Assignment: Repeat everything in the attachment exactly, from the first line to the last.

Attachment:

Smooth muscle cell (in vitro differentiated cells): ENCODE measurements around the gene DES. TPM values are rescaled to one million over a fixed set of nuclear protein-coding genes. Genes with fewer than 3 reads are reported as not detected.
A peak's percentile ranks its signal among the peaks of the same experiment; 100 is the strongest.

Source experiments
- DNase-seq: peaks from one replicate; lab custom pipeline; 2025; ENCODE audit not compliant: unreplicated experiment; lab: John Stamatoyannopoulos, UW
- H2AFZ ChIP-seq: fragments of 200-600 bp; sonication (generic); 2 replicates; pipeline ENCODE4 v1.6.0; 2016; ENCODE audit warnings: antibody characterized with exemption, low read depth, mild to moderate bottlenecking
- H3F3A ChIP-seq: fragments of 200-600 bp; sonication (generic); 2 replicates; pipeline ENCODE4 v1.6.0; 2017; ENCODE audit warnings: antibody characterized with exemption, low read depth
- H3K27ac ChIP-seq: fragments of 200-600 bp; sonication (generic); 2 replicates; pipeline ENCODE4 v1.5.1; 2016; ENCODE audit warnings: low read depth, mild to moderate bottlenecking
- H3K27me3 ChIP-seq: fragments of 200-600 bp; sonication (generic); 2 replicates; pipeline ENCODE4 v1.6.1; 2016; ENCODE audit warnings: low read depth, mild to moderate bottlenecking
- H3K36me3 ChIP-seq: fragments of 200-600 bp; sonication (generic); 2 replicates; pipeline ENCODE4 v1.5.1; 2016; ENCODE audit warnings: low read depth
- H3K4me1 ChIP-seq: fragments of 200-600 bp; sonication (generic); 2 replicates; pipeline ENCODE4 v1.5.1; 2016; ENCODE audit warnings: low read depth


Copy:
Smooth muscle cell (in vitro differentiated cells): ENCODE measurements around the gene DES. TPM values are rescaled to one million over a fixed set of nuclear protein-coding genes. Genes with fewer than 3 reads are reported as not detected.
A peak's percentile ranks its signal among the peaks of the same experiment; 100 is the strongest.

Source experiments
- DNase-seq: peaks from one replicate; lab custom pipeline; 2025; ENCODE audit not compliant: unreplicated experiment; lab: John Stamatoyannopoulos, UW
- H2AFZ ChIP-seq: fragments of 200-600 bp; sonication (generic); 2 replicates; pipeline ENCODE4 v1.6.0; 2016; ENCODE audit warnings: antibody characterized with exemption, low read depth, mild to moderate bottlenecking
- H3F3A ChIP-seq: fragments of 200-600 bp; sonication (generic); 2 replicates; pipeline ENCODE4 v1.6.0; 2017; ENCODE audit warnings: antibody characterized with exemption, low read depth
- H3K27ac ChIP-seq: fragments of 200-600 bp; sonication (generic); 2 replicates; pipeline ENCODE4 v1.5.1; 2016; ENCODE audit warnings: low read depth, mild to moderate bottlenecking
- H3K27me3 ChIP-seq: fragments of 200-600 bp; sonication (generic); 2 replicates; pipeline ENCODE4 v1.6.1; 2016; ENCODE audit warnings: low read depth, mild to moderate bottlenecking
- H3K36me3 ChIP-seq: fragments of 200-600 bp; sonication (generic); 2 replicates; pipeline ENCODE4 v1.5.1; 2016; ENCODE audit warnings: low read depth
- H3K4me1 ChIP-seq: fragments of 200-600 bp; sonication (generic); 2 replicates; pipeline ENCODE4 v1.5.1; 2016; ENCODE audit warnings: low read depth